Monday, January 30, 2012

Humanism as the germinal period of modernism

The title of this blog came from a recent article I found. I would highly suggest the read.

I have often been confused by the term "humanism." Any definition I come across seems very vague and usually takes pages to explain. I have attempted asking people the definition of humanism and have yet to get a single sentence response. Perhaps by the end of this post I will be able to create that one sentence definition, perhaps not. This article portrays humanism as a break from current tradition back to the old tradition. In 16th century context, it took the medieval attitude of supernaturalism, brought it back to the classics where it got loosely tied to a mixture of art and critical thinking, and threw it into the 18th century which is where modernism was born. This few hundred years of societal conflict has be dubbed the Renaissance. To me, it is one of the most fascinating times of history to consider. There was so much going on in the realm religion and science together, the conflict nearly tore them both apart inside and out. The basics of religion were being attacked by people inside the church like Martin Luther as well as scientists such as Galileo. In this strange battle between science and religion in the Renaissance era who one? Neither. The aesthetic nature came out on top. The world idea was changing into beauty and emotion. I'm not sure why we have called it humanism. To me, the name is more confusing than insightful. A better word could simply be pre-western as this was truly the time where an individualistic idea was brought to the forefront. Where Europe began thinking like we think today. And thus the west was born.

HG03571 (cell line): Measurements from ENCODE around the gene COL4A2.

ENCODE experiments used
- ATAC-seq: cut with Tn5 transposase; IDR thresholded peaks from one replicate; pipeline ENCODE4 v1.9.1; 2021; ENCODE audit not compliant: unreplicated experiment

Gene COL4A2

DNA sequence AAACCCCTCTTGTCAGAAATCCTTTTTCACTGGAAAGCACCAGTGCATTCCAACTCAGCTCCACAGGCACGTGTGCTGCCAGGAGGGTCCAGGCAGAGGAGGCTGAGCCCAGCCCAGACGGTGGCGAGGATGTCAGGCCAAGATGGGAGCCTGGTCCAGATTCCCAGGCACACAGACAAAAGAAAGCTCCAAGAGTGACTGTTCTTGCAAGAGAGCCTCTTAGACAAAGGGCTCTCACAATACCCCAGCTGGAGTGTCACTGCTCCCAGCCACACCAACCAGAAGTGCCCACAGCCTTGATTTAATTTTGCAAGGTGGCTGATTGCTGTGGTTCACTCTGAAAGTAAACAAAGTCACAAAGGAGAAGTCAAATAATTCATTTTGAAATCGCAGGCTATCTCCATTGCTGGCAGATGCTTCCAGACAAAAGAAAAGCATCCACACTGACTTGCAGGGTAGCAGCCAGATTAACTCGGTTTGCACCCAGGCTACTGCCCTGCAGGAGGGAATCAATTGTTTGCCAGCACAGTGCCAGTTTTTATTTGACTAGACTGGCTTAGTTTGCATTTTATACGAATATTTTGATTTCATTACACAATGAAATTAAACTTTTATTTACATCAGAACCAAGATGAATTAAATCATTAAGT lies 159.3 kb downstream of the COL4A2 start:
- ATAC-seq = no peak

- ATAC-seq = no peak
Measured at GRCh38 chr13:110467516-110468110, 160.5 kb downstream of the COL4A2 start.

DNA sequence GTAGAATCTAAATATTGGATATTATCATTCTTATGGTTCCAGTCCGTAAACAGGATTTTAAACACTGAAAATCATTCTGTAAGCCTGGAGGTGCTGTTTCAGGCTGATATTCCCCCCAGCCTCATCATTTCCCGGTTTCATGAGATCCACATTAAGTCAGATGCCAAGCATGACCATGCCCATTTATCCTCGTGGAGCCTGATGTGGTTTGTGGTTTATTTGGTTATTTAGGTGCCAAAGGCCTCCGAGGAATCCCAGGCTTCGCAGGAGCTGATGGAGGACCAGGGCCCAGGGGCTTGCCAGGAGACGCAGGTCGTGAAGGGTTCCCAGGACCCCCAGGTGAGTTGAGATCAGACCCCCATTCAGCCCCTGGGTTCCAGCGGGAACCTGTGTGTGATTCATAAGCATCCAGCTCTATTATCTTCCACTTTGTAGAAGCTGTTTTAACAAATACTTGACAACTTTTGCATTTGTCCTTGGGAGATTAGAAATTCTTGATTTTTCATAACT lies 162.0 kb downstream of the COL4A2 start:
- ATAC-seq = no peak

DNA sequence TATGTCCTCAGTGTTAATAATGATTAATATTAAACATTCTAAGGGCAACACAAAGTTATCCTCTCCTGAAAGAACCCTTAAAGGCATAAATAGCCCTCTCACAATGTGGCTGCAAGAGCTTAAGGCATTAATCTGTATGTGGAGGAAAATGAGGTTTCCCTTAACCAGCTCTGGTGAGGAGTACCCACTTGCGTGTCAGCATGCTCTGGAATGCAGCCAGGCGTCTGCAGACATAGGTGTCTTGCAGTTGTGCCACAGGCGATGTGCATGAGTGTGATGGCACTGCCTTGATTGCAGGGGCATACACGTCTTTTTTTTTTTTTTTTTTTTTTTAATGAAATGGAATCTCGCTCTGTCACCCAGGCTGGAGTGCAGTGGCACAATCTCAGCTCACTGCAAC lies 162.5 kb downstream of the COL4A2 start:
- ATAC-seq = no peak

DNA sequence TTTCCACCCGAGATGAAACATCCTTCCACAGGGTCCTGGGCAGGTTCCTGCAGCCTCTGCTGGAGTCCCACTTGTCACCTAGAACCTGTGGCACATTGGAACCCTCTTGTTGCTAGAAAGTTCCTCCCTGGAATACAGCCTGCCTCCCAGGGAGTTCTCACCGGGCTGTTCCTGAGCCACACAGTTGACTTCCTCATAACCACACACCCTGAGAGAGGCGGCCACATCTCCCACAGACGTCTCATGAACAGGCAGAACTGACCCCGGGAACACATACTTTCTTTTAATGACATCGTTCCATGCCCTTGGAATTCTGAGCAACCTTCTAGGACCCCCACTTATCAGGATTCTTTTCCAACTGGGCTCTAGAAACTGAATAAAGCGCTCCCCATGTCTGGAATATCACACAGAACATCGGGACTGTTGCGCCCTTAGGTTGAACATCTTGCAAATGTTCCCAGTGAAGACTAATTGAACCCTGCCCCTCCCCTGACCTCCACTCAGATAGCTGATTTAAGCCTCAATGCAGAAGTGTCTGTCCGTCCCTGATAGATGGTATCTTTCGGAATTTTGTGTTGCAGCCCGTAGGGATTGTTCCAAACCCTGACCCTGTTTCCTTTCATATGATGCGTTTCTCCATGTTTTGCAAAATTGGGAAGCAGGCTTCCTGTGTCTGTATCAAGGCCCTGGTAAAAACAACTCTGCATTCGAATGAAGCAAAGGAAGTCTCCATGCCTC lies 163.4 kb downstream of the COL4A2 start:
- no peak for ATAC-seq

So, what is humanism? I still cant give a solid definition but I feel like I have cut off some edges and am slowly coming to an understanding. If you have any other insights or if you have found that one sentence definition, please share.

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